If the existing system breaks down in thee industrialized world, it seems safe to assume that the result will be massive social disorder. Presumably there will be atrocities. Whether women or men will suffer more is an open question, but, again, it may not matter much. However, I see no reason to assume that there would bee a “worldwide backlash against Feminism.”

You can take your choice: You can either desire a collapse of the existing system and accept the disastrous consequences that would ensue; or for the sake of present physical safety you can desire that the system should survive as long as possible, and reconcile yourself to letting technology take us wherever it will take us. You may feel that both alternatives are unacceptable, but I believe that there are no other choices: If the technological system survives at all, there will be no way of taming it, controlling it, or making it harmless.

I’ve now addressed your concern #1 at considerable length; I can respond more briefly to your other concerns.

What you say under #2 seems inconsistent with your earlier statement that you “incur new [bills] just as quickly as the old ones disappear.” Can you clarify? In any case, in #2 and #3 you seem to be asking me to tell you how to achieve personal fulfillment. Even if I were qualified to offer that kid of advice — and I am not qualified — I would not be able to offer it without knowing you well. However I will make some relevant remarks further on in this letter.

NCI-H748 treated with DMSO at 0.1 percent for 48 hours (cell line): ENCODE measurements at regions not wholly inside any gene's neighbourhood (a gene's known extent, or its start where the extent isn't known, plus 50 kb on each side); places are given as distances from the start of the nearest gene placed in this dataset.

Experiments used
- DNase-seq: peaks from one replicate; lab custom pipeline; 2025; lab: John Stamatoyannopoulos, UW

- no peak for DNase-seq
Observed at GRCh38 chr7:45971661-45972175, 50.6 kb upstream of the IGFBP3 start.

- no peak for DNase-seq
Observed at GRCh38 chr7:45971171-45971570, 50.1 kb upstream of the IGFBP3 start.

Under #3 you say you feel guilty for not having contributed more to people outside of your extended family. But throughout the past history of the world most people have worked only for themselves and for their extended families, or for others to whom they’ve had strong personal ties, and I’m not aware of any indication that anyone ever felt guilty about it prior to modern times.

In your items #4 and #5, you seem to be arguing that the continued development of the system will lead to physical disaster for the human race. I don’t know whether it will or not. The point is much disputed. I do believe that if the development of the system does not lead to physical disaster it will at any rate prove disastrous to traditional human values such as freedom. (Though this doesn’t necessarily mean that most people will some day think they have lost their freedom. Probably they will simply redefine the word “freedom” so that it describes whatever way of life they happen to be leading. In fact, such a redefinition of “freedom” has already taken place.)

I’m not going to address your point #6. My answer would have to be long-winded and probably would not interest you much anyway. So I will only say: (i) It’s not clear to me why you think opponents of industrial society would have to seek solitude. (ii) I’ve never said it would be easy for rebels or revolutionaries to hasten the breakdown of the system, nor do I claim to know to a certainty that it would be feasible at all. (iii) Nevertheless, I think it should be tried.